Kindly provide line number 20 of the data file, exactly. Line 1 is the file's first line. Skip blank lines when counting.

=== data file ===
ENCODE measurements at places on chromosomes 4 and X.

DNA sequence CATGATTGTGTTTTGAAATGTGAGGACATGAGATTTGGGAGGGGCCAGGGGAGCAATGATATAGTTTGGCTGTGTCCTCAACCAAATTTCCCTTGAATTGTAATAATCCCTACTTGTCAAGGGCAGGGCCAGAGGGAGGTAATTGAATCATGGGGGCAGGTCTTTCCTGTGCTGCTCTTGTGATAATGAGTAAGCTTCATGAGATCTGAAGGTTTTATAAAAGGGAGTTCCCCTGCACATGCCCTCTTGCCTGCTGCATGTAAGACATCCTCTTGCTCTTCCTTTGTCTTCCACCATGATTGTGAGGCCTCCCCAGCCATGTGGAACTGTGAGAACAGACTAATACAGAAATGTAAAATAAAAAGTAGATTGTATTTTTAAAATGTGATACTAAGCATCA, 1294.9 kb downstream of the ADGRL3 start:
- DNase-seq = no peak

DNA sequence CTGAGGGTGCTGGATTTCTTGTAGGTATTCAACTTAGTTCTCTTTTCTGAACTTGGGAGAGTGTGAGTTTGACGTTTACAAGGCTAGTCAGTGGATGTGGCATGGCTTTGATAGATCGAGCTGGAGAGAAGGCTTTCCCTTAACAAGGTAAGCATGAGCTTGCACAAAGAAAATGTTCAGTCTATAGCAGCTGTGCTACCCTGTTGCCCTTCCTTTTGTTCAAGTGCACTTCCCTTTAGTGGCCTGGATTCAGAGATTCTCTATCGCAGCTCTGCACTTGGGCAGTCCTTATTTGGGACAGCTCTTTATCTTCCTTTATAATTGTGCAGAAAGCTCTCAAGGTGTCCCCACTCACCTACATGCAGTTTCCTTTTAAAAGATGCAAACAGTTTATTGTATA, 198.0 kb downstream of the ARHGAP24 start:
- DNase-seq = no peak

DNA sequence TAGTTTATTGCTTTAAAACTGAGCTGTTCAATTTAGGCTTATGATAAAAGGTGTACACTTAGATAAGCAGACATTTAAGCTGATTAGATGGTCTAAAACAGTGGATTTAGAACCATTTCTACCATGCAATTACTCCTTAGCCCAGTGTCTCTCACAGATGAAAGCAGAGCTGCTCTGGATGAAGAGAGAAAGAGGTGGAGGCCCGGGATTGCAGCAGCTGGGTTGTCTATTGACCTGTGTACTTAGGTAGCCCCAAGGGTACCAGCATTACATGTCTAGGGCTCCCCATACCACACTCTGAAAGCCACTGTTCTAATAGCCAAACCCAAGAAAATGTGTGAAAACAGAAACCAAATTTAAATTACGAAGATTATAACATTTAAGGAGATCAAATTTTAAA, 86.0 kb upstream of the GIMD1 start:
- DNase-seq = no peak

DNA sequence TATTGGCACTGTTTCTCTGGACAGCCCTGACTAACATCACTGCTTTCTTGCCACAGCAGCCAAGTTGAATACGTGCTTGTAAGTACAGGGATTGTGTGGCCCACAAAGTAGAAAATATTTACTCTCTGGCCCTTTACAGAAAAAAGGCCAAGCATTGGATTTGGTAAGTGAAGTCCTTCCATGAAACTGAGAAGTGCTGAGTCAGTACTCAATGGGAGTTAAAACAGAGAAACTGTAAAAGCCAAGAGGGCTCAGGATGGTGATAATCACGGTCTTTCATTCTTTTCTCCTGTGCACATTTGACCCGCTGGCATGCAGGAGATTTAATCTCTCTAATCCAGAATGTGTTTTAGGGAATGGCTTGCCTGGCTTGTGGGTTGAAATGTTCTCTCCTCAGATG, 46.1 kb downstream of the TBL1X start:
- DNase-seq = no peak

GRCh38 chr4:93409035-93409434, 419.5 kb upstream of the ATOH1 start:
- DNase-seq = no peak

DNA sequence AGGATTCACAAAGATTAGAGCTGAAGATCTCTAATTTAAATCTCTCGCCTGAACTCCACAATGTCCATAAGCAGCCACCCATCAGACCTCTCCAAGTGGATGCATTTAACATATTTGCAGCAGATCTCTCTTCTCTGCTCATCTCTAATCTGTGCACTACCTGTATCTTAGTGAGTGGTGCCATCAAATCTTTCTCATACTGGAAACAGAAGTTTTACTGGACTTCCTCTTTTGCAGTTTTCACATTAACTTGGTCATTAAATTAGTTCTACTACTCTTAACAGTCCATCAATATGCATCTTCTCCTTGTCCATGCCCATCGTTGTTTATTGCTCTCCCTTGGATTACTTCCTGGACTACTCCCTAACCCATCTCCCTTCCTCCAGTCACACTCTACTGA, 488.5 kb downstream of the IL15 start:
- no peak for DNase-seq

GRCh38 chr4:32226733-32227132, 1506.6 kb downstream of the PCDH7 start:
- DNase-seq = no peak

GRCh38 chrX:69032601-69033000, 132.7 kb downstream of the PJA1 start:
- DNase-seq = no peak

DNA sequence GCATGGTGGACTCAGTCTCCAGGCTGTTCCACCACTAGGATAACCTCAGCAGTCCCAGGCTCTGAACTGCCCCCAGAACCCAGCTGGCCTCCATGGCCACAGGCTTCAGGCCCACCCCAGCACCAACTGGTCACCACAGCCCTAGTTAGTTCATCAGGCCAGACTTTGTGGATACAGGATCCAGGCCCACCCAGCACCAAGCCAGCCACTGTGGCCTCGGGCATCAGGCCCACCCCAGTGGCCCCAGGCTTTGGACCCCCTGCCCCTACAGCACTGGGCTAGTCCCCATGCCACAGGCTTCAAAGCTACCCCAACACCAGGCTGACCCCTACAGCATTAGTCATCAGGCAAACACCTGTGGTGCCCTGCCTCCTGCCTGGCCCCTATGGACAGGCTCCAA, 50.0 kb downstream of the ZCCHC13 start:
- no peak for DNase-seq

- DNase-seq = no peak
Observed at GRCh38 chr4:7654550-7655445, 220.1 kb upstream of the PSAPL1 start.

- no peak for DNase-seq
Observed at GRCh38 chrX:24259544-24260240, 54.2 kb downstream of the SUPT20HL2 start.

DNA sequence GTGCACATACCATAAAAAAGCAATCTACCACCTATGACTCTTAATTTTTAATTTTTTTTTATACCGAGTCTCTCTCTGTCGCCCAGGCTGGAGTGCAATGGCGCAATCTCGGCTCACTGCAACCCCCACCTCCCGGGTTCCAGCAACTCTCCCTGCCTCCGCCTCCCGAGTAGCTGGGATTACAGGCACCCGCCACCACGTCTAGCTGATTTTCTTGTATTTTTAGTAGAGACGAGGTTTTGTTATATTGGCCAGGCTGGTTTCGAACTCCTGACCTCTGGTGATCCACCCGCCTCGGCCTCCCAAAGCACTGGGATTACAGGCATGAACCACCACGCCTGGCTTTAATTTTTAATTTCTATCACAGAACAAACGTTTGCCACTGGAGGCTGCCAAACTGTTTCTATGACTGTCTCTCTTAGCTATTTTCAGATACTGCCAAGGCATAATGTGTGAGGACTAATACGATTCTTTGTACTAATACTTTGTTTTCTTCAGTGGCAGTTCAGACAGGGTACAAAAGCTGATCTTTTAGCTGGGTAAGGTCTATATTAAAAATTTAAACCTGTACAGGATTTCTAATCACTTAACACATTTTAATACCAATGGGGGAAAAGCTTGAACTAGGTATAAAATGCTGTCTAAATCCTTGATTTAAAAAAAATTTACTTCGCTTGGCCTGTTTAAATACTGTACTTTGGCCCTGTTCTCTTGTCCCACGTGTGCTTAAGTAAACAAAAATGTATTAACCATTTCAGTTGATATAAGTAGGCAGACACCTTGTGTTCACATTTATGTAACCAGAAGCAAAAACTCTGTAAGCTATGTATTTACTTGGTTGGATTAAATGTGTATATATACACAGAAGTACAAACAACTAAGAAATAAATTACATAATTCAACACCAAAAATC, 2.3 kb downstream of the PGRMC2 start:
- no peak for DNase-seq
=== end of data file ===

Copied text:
- DNase-seq = no peak